With the prevalence of wireless devices like PDAs, cell phones, BlackBerrys, and the new iPhone, today’s consumers literally have everything at their fingertips. They can instantly download music to a computer or cell phone instead of hiking to a store to buy a CD. They can pay bills online with the click of a button. What it all boils down to is convenience – consumers want to access what they want, when they want.
This desire for convenience isn’t limited to gadgets and technology. I’m sure you’ve noticed that the number of bank branches in the marketplace are increasing. Banks caught wind of the important role locations and convenience play in determining whether or not to join a financial institution, and they took action. As a whole, most credit unions don’t have the luxury of allocating funds to build new locations, but that doesn’t mean we can’t compete. Indeed, shared branching is a cost-efficient solution for credit unions to increase their number of locations.
Shared Branching is Economical
While online banking has increased in popularity, not everyone feels secure handling their money over the Internet, and some people just prefer seeing a friendly face in a branch. Between construction costs, phone and electric bills, staff salaries, and other expenses, building and maintaining new branches is expensive.
Additionally, the majority of credit unions cater to localized populations. Building more branches in your community may please some of your constituents, but it isn’t necessarily ideal to reach members who have relocated and want to stay with your credit union.
Shared branching addresses the issues of cost and increasing locations by allowing a credit union’s members to perform a variety of financial transactions at another credit union’s facility. With buildings and staff already in place, this eliminates the need to build new branches and gives your members access to more locations. Members of credit unions that participate in shared branching have access to 2,400 locations nationally.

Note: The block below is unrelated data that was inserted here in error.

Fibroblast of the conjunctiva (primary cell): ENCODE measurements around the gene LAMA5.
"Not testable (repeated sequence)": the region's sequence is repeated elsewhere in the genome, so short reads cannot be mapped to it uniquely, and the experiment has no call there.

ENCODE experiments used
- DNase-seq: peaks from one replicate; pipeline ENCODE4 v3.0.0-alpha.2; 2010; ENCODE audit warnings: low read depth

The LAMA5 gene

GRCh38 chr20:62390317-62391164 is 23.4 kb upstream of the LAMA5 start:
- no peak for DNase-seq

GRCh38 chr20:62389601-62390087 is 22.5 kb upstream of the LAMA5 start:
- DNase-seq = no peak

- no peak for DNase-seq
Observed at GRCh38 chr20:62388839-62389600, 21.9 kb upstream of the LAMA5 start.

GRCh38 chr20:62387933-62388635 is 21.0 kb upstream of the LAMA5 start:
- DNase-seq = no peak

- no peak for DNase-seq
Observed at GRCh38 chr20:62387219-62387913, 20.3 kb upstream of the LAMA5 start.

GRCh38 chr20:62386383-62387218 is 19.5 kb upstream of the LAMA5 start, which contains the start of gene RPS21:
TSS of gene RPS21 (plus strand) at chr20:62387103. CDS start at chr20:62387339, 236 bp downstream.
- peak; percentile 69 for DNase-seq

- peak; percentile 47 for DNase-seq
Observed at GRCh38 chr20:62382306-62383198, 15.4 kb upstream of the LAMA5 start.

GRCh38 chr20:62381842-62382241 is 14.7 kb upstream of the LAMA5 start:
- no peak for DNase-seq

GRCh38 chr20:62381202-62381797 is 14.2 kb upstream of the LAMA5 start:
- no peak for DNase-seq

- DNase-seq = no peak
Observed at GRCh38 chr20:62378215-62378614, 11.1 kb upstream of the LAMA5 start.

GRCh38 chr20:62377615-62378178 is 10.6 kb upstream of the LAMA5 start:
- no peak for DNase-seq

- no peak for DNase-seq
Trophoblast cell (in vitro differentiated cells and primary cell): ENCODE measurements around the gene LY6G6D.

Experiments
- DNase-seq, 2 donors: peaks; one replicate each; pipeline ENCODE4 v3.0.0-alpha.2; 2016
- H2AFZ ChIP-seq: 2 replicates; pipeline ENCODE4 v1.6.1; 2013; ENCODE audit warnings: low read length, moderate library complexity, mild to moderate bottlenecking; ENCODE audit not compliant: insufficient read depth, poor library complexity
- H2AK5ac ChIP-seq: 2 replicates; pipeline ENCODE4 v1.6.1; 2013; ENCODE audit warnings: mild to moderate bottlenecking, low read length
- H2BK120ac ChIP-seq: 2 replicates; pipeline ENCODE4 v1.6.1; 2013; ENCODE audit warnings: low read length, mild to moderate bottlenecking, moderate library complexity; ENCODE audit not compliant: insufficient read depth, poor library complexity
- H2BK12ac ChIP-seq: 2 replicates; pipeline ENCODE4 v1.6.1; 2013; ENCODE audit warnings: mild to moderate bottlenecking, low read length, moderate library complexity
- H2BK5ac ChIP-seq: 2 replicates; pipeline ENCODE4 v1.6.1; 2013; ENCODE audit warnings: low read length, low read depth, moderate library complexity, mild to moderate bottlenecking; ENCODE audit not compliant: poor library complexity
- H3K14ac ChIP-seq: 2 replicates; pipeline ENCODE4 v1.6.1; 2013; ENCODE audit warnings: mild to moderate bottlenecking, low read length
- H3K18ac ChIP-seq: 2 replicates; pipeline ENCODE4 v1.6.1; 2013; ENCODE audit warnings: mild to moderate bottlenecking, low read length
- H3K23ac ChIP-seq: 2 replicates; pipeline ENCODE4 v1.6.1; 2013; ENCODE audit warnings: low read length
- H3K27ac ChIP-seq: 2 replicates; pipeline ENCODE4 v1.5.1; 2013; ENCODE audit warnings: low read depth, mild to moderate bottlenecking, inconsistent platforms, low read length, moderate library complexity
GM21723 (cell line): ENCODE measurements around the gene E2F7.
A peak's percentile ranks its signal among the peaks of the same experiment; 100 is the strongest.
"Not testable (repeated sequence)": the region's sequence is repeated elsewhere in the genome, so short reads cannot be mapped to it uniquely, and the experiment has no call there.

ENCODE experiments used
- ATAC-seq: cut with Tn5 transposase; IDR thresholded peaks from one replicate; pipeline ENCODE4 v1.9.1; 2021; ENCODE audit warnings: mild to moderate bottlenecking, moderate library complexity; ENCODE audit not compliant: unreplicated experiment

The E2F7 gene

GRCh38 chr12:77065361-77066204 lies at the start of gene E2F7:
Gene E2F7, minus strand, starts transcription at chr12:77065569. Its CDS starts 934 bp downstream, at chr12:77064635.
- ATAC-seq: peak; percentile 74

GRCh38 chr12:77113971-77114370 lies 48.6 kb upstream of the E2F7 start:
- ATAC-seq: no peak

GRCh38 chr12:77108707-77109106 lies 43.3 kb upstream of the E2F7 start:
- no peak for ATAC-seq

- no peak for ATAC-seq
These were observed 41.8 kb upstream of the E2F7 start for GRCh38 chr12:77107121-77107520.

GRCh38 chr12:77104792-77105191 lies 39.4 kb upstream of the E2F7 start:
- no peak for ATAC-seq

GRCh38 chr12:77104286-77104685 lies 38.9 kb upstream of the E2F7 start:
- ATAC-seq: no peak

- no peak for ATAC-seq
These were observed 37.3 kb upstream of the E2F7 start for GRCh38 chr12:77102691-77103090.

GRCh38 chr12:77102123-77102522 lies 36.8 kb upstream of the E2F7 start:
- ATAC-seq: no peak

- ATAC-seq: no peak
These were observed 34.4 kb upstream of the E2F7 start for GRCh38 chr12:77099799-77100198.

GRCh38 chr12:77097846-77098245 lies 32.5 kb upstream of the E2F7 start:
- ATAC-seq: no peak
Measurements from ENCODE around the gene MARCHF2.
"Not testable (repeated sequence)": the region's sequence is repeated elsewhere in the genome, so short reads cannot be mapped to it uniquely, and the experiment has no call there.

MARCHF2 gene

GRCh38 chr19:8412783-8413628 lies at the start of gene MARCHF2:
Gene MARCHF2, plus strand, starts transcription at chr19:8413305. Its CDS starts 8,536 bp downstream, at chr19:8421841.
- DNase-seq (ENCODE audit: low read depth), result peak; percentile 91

Shared Branching is Convenient
Branch locations enhance your members’ perception of how convenient your credit union is. Students who attend schools in other cities or states, members who commute long distances to work, and “snowbirds” who winter in warmer climates are some of the members who aren’t always able to use their neighborhood branches. With shared branching, they still have brick-and-mortar locations they can walk into and feel like they’re at home.
The Next Generation
The concept of shared branching has existed since 1975, so it’s a bit surprising that more credit unions don’t take advantage of it. Shared branching is a convenience that banks won’t offer because, at the end of the day, they answer to investors who want a bigger bottom line than the next guy. If all credit unions participate in shared branching, we have the potential to collectively offer our members access to more than 8,000 branches nationwide (as compared to Bank of America’s 5,700 branches or Wells Fargo’s 4,100). But we’ve all got to work together.
We need to remember that shared branching is an opportunity to strengthen our movement. Ideally, one day any credit union member would be able to walk into any credit union in the country and still access their money… surcharge-free. Wouldn’t that be convenient?